Basil Rathbone and Nigel Bruce are still seen by many as the quintessential
Sherlock Holmes and Dr. Watson, the definitive screen portrayal of literature's greatest detective and his “faithful watchdog”. Many others have played the parts admirably but Rathbone and Bruce's partnership is one of the most recognisable in cinema. They were so good together, that their version of The Hound of the Baskervilles is the only Sherlock Holmes film that is considered a classic of cinema. Together, they starred in fourteen films from 1939 to 1946 as Holmes and Watson.
Rathbone's portrayal of Holmes is critically acclaimed. His powerful voice, physical resemblance to the great detective, and his screen presence still equates Holmes with Rathbone in the minds of many people, over 75 years later. Other actors have played the part very well, particularly Jeremy Brett, who's excellent and inspired interpretation is considered the best by a good many people. Many, many actors have played Holmes on screen – Peter Cushing and Arthur Wontner are more than worthy of mention, whilst Jonny Lee Miller and Benedict Cumberbatch have put a contemporary stamp on the role in this century; but for me, Rathbone's interpretation is archetypal.
Nigel Bruce's portrayal of a bumbling Dr. Watson has long been criticised, and there's some merit to this
Bruce has some of the best scenes and funniest lines and after watching the films more times than I care to mention, I see his
interpretation in a more flattering light. It is said that when Rathbone was suggested to the film studio for the role of Holmes, Nigel Bruce's name was immediately put forward for the part of Dr. Watson. In addition, before Bruce took on the role of Dr. Watson, the good doctor had been a minor and sometimes absent character in the Sherlock Holmes films; but Bruce made the role his own, and now it is inconceivable to think of a Sherlock Holmes story in film, radio or on the written page that doesn't have Dr. Watson at centre stage with the great detective. Bruce's Dr. Watson is
the one I’d
most like to meet and chat about “the mutability of human affairs”, with a brandy at the elbow and smoking a pipe or two.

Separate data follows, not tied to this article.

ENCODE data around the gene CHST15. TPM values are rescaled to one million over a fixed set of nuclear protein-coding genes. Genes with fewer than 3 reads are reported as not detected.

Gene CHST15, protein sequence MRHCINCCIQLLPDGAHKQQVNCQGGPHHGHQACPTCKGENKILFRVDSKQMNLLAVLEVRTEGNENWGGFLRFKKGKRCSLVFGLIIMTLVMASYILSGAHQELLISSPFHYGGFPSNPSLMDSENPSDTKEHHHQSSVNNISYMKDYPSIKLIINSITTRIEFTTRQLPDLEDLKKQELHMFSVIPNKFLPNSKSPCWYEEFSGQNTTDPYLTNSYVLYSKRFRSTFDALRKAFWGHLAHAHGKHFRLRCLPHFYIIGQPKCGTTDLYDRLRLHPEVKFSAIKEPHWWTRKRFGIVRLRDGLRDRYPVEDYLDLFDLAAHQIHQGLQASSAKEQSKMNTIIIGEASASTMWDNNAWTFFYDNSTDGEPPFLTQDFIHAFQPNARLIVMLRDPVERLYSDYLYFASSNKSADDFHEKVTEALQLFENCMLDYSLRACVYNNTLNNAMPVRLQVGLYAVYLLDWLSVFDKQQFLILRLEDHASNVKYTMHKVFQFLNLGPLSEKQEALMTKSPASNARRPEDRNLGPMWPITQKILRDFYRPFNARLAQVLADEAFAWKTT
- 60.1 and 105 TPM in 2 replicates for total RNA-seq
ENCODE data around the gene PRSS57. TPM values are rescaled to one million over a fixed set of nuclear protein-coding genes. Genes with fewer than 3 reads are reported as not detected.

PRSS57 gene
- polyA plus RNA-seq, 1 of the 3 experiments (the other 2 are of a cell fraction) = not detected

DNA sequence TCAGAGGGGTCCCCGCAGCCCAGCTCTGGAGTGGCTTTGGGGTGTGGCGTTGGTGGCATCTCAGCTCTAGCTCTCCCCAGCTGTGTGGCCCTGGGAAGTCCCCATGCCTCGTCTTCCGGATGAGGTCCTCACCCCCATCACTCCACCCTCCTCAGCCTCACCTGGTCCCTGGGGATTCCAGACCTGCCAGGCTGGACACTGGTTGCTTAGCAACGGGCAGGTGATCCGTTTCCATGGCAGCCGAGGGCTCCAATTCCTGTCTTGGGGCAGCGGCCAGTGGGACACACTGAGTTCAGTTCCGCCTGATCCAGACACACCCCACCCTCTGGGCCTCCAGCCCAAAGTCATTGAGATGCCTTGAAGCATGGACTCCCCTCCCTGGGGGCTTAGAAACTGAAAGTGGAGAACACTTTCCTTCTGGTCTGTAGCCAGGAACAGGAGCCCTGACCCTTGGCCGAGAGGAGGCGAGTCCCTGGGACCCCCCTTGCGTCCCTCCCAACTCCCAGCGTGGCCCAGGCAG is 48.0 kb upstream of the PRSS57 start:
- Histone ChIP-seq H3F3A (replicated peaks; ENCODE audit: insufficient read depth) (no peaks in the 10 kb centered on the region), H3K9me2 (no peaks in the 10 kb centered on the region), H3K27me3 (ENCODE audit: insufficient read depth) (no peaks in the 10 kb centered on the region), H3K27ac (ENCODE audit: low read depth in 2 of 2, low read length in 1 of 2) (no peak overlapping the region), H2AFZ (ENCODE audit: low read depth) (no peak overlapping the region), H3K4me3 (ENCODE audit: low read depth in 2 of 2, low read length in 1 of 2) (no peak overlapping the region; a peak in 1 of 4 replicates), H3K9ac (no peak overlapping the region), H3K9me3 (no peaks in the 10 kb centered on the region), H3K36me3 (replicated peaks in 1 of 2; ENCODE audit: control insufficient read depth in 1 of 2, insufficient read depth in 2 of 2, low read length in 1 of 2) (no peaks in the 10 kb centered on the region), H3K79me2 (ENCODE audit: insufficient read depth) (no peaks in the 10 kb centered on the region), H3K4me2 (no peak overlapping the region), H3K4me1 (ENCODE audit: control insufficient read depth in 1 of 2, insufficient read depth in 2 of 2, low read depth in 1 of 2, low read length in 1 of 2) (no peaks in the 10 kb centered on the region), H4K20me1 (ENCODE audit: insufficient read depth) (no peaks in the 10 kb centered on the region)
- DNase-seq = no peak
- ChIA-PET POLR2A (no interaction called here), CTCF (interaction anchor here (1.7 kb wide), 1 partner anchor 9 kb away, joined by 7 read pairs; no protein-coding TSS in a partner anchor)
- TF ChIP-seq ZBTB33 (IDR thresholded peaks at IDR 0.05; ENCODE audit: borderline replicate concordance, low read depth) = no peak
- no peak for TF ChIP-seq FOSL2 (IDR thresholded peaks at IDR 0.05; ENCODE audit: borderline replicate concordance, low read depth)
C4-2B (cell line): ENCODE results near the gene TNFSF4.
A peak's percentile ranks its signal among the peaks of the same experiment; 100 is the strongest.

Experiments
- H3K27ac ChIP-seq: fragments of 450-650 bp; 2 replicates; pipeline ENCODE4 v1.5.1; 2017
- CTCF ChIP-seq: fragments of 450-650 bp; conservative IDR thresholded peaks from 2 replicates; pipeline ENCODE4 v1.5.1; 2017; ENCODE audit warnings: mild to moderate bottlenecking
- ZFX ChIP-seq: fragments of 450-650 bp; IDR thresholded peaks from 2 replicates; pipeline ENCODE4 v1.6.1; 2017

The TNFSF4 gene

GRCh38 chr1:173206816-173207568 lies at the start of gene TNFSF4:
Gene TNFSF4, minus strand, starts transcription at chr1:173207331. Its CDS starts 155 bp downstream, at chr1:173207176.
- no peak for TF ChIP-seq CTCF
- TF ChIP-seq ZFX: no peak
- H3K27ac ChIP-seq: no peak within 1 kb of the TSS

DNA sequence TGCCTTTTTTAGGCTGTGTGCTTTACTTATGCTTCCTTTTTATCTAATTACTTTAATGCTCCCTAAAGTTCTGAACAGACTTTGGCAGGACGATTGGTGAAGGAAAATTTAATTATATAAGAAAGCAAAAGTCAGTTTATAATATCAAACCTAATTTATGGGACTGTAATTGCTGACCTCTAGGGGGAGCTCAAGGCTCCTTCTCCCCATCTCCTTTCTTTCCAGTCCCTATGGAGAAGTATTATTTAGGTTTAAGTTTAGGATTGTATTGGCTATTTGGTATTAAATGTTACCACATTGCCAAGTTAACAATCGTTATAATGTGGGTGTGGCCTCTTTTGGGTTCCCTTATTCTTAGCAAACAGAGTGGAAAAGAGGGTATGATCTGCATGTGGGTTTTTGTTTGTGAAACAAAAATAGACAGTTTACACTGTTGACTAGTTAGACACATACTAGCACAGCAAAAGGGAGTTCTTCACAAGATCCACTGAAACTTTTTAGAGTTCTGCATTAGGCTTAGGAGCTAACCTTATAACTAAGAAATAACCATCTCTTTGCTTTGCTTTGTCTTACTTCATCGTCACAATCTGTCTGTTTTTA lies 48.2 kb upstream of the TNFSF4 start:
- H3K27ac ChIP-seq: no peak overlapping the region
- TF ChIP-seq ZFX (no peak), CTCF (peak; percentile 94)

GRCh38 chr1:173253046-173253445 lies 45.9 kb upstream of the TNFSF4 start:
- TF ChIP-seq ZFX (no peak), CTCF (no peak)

The films all share a great use of noir cinematography (the films themselves are not film noir), which is perfect for creating an eerie atmosphere, and adding to the suspense. There's always a femme fatale or arch criminal in the mix, and more often than not, both. Snappy dialogue, a good helping of humour, and fast–paced plots
combined with the aesthetics make a great way to pass an hour or so in front of the telly. Murder, blackmail, theft, fraud and a myriad of other crimes test our heroes' mettle, and the result is fourteen highly enjoyable films which have aged very well.
Rathbone and Bruce made their first appearance as
Holmes and Watson in 20th Century Fox's production of The Hound of the Baskervilles in 1939, followed
later that year by The Adventures of Sherlock Holmes. These two films are both characterised by high production values, with lavish sets and wardrobe, as well as the having the longest running times in the series. And they're also the only two films in the series set in the same period as that in the original novels, i.e. the late 19th century.
There was a break of three years between the two 20th Century Fox
films in 1939 and the twelve Universal Studios releases which ran from 1942 to 1946, the interlude was most probably due
to the outbreak of World War II. Rathbone and Bruce continued
in their roles as Holmes and Watson during those three years, starring in the Old-time radio series, The New Adventures of Sherlock Holmes. This series was very popular in its day, and it remains the most popular Old-time series of all time, and it can be argued that
it was the success on the radio that led to the resurrection of the film series.
Universal Studios took up the baton in 1942 and went on to
release a further twelve films, all but one directed by Roy William Neill, who also became series producer with the release of Sherlock Holmes in Washington. These dozen films are all updated to the 1940s, a tradition with all great literature that continues today with the BBC updating their latest interpretation to contemporary times. The Universal releases are all marked by a quicker pace in both direction
and plot, and they all feature shorter scenes which results in shorter running times.
Of the twelve Universal films, there are four films that feature World War II as the backdrop; Voice of Terror, The Secret Code, The Secret Weapon, and Sherlock Holmes in Washington. These four films all come with an unsubtle dollop of propaganda, but that's not so different from today really. And in that same vein, the first of the updated films, Voice of Terror, is about defeating a Nazi propagandist and a German plan to invade Britain.
Some of the actors that appear beside Rathbone and Bruce make multiple appearances as different characters throughout the series, e.g. Sally Sheperd, Frederick Worlock, Harry Cording, Leyland Hodgson, and the indispensable Mary Gordon as Mrs. Hudson, to name but a few.
The untimely death of Neill in late 1946 meant a sad and abrupt end to the series, and Rathbone and Bruce never appeared on screen as Holmes and Watson again.